Government funding for housing has been significant, with €6.6 billion allocated over the past four years. A further €2.5 billion is being allocated for 2020. This substantial increase in investment will meet the growing demand for housing supports and enable the prioritisation of social housing. There was an 82% increase in new dwelling completions between 2016 and 2018 and a 17% increase in the first half of this year. This is reflected in a slowing rate of house price increase. However, the sustained increase in demand means more needs to be done.
Funding for homelessness is being increased by €20 million to €166 million to provide continued support for those in emergency accommodation and increase preventative measures. Capital funding of over €1.1 billion is being provided for social housing. Some 11,000 social homes will be delivered in 2020 and a further 12,000 in 2021. Funding for affordable homes has also been increased, with an additional €17.5 million for the Land Development Agency. The allocation for the serviced site fund and the local infrastructure housing activation fund will be €186 million in 2020.
The Government's concern at the high cost of rent is reflected in the fact that 44 rent pressure zones are in place throughout the country. Additional funding of €2 million is being provide to the Residential Tenancies Board to support its essential role in this sector. The help-to-buy scheme is being extended in its current form for two years up to the end of 2021. This will provide certainty to buyers and those building homes. The Living City initiative is being extended to the end of 2022.
Today's budget also provides for additional funding for the justice sector, in particular An Garda Síochána. An additional €120 million has been allocated to the sector. This includes €81 million for An Garda Síochána to allow for the recruitment of 700 Garda trainees in 2020 and to support the return of more trained gardaí to front-line policing. A further €39 million is being provided to the broader justice sector to fund the increased costs of direct provision, increased activity in the Courts Service and the Prison Service, extending the Abhaile scheme for borrowers in home mortgage arrears and the establishment of the judicial council in 2020. The capital allocation of €265 million will enable the construction of the new Forensic Science Laboratory, the redevelopment and modernisation of Limerick Prison, new Garda offices in Dublin to replace Harcourt Square and further investment in Garda IT to allow its digital strategy to be advanced.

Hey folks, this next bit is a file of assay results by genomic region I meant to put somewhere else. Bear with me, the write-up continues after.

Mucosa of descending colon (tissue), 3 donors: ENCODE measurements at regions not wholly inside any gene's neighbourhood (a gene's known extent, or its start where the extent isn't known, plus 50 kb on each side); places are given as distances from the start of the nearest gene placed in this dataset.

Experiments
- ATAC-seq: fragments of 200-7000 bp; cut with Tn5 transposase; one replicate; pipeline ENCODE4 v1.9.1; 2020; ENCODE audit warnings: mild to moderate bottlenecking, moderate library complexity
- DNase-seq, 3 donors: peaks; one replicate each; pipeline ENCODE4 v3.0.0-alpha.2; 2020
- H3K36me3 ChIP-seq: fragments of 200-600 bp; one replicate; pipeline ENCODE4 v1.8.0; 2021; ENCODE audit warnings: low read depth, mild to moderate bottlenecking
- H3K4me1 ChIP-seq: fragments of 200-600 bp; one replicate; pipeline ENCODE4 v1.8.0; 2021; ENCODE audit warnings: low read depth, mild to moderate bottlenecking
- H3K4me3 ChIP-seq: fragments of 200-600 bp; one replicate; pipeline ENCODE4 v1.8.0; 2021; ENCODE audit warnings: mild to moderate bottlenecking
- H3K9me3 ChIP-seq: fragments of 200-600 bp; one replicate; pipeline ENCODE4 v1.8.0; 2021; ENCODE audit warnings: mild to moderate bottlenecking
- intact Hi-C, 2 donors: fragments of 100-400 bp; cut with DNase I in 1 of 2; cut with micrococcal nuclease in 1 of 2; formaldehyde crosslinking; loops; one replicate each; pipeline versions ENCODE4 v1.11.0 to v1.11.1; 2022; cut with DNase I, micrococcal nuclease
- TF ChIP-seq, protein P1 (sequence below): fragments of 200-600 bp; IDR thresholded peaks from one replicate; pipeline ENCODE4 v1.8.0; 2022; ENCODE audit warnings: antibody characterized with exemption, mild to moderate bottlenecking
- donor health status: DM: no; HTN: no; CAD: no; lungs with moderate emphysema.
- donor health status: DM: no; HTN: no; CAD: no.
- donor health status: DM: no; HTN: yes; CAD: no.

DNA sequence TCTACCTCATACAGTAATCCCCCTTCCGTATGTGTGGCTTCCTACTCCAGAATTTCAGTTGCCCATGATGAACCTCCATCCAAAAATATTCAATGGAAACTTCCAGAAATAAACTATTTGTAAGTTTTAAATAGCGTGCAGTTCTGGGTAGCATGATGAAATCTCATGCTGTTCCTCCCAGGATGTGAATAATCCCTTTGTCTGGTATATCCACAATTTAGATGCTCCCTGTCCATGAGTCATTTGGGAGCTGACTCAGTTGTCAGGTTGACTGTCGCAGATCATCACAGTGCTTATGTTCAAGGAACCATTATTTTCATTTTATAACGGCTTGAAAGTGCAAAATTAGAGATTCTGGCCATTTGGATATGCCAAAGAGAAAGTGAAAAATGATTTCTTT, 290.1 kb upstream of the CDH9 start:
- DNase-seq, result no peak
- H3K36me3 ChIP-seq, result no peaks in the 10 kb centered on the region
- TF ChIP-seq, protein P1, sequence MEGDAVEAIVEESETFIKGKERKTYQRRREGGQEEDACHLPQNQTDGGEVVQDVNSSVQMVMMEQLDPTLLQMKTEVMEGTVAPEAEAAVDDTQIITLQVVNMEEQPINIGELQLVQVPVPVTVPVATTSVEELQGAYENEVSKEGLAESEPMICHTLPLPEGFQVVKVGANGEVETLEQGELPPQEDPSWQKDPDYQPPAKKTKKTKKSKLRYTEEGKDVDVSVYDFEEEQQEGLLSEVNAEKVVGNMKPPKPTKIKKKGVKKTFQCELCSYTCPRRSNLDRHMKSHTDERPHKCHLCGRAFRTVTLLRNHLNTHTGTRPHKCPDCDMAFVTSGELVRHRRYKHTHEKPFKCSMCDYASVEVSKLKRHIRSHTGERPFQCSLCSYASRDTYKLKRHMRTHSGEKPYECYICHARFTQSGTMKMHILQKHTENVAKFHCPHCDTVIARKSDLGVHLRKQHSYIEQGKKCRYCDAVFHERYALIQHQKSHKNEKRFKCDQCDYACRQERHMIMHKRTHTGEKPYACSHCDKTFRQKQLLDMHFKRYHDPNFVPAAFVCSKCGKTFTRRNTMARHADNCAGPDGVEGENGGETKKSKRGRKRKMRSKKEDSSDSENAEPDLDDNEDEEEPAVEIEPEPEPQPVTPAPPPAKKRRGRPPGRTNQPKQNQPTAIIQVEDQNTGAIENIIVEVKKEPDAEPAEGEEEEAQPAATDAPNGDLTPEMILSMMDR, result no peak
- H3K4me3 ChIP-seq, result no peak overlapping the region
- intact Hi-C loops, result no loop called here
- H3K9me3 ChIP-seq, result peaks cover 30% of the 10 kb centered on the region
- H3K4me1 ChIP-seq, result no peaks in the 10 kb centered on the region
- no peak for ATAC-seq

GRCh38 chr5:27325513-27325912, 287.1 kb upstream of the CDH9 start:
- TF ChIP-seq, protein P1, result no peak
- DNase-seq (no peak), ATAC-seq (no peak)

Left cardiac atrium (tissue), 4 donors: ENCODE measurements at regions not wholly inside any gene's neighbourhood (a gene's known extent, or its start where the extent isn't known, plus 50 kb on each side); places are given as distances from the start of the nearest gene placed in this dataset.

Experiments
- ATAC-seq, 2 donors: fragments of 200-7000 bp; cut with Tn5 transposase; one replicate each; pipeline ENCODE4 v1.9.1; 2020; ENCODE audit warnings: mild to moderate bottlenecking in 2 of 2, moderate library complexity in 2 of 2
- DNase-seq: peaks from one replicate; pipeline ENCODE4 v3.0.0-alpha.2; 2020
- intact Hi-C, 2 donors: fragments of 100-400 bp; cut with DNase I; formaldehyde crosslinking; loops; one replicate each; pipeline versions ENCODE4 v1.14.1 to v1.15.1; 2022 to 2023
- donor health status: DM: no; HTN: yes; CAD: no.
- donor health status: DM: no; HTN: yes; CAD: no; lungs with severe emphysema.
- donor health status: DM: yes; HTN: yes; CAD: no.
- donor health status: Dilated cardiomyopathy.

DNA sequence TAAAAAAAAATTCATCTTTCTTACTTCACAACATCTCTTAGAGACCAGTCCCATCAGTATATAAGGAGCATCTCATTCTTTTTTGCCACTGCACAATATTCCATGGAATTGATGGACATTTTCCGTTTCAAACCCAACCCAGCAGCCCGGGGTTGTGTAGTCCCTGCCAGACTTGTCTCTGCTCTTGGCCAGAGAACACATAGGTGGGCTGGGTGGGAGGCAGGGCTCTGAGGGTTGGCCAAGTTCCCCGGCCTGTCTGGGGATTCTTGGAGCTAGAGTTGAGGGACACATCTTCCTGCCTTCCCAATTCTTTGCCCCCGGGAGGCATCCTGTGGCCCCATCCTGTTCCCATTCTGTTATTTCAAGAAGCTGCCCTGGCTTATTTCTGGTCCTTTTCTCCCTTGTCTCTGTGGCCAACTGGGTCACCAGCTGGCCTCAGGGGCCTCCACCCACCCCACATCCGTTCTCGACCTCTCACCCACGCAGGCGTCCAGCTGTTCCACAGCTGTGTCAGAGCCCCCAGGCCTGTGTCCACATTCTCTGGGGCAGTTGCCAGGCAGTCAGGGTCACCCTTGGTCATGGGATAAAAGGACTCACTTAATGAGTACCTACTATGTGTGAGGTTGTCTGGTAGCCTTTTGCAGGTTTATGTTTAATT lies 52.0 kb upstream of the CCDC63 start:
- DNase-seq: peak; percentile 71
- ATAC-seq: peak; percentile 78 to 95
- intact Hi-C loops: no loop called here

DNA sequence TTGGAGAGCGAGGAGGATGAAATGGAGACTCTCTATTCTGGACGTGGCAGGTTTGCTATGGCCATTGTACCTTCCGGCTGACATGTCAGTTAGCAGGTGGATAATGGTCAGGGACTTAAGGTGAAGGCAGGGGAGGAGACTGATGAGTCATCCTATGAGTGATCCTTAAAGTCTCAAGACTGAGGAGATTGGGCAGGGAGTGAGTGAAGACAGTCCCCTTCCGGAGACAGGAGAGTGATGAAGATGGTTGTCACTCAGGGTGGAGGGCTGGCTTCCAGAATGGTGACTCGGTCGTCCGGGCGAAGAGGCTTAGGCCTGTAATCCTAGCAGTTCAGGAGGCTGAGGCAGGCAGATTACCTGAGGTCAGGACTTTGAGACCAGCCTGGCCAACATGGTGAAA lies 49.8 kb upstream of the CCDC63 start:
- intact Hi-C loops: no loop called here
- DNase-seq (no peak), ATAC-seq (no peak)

The budgetary strategy this year, which is directed towards addressing the impact of an imminent Brexit, means that the scope of tax changes is limited. Broad tax cuts in the current circumstances would undermine the stability of our public finances. It is essential that we avoid making decisions on tax now which might need to be reversed in the future. The reliefs announced today are prudent and targeted. The home carer credit is being increased by €100 to bring its value to €1,600 to support working families with caring responsibilities in the home. The earned income credit for the self-employed is being increased by €150 to bring the value of the credit to €1,500 which is close to the level of the employee credit of €1,650. These changes will cost an additional €27 million in 2020. The reduced rate of USC for medical card holders has been extended for a further year to the end of December 2020.
This year's budget also includes two compliance measures aimed at ensuring that the correct income tax and USC on the income from distributions of Irish registered companies is paid. These measures will not change the amount of income tax and USC payable, but they will improve compliance. The rate for the bank levy has been increased to ensure that the existing €150 million paid by the banks will be maintained for 2019 and 2020.
Our corporation tax rate is competitive and will not be changing. It is bringing in strong revenues, with receipts to the end of September running at €5,839 million, an annual increase of over 13%. However, there are risks with concentration in this area. A paper published with the budget today examines corporation tax over-performance and policy options to ensure the sustainability of the public finances. The process of reforming corporation tax continues and a number of further changes will be introduced in the Finance Bill 2019. Ireland will continue to play a constructive role in the process of global tax reform to ensure a global and robust tax architecture that works for all.
Stamp duty on commercial property transactions is being increased by 1.5% from tonight. The commercial property sector is performing strongly at present. There are long-standing reliefs which should mitigate the increase in some circumstances, particularly agriculture. Changes are also being introduced to the tax arrangements of real estate investment trusts, REITs, to ensure the appropriate level of tax is paid by them on property gains. In addition, changes will be made to anti-avoidance measures for Irish real estate funds, IREFs.